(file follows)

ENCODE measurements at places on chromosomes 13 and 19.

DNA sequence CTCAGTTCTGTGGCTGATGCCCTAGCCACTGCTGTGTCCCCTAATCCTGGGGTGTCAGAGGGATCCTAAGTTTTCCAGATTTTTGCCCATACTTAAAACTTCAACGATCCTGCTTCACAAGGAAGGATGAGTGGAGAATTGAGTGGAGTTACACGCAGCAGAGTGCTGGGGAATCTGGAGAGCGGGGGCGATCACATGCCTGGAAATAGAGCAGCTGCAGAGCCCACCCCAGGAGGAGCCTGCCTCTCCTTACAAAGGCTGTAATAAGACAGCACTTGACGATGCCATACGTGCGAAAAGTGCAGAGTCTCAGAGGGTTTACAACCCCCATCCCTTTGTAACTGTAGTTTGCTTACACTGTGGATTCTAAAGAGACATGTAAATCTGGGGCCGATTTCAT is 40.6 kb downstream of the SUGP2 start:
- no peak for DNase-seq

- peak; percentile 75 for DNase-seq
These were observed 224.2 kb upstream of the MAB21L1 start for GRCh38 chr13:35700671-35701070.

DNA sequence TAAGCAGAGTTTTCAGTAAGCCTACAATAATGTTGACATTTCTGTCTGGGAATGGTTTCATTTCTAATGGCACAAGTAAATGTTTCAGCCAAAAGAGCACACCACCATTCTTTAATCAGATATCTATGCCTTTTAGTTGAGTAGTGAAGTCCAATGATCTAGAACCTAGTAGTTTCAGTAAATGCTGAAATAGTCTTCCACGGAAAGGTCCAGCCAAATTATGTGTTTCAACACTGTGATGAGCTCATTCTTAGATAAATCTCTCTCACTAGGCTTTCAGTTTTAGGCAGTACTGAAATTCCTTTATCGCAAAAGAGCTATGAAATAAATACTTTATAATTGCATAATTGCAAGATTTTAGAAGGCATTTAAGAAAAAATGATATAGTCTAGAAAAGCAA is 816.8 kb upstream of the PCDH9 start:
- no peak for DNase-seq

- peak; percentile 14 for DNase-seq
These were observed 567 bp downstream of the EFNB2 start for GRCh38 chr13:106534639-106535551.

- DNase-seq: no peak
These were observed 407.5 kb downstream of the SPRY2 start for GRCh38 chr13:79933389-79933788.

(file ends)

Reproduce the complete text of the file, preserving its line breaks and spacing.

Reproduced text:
ENCODE measurements at places on chromosomes 13 and 19.

DNA sequence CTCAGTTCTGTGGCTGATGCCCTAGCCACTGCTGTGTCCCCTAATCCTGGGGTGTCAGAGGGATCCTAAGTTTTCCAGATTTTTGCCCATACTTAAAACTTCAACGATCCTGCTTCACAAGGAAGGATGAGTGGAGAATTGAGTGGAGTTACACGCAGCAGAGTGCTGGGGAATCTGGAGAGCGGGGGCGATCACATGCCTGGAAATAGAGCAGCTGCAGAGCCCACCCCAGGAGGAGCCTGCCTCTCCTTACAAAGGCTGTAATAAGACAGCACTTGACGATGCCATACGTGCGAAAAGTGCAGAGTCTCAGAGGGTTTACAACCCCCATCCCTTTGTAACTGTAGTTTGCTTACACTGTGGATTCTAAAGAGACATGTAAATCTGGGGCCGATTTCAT is 40.6 kb downstream of the SUGP2 start:
- no peak for DNase-seq

- peak; percentile 75 for DNase-seq
These were observed 224.2 kb upstream of the MAB21L1 start for GRCh38 chr13:35700671-35701070.

DNA sequence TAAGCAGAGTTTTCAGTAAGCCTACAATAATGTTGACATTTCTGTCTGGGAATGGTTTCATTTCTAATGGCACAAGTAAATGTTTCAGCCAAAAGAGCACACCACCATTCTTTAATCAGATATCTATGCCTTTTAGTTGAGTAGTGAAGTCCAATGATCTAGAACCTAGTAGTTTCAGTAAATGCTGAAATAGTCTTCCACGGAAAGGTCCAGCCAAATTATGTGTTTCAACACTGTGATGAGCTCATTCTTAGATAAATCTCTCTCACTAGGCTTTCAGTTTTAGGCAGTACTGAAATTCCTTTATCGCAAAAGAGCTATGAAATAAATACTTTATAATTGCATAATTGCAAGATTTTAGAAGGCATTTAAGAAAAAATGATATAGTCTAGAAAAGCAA is 816.8 kb upstream of the PCDH9 start:
- no peak for DNase-seq

- peak; percentile 14 for DNase-seq
These were observed 567 bp downstream of the EFNB2 start for GRCh38 chr13:106534639-106535551.

- DNase-seq: no peak
These were observed 407.5 kb downstream of the SPRY2 start for GRCh38 chr13:79933389-79933788.